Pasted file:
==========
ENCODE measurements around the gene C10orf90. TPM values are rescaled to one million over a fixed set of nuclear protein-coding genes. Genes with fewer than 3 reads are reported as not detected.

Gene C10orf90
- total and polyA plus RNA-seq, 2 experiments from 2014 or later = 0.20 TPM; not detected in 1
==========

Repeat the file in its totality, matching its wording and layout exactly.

ENCODE measurements around the gene C10orf90. TPM values are rescaled to one million over a fixed set of nuclear protein-coding genes. Genes with fewer than 3 reads are reported as not detected.

Gene C10orf90
- total and polyA plus RNA-seq, 2 experiments from 2014 or later = 0.20 TPM; not detected in 1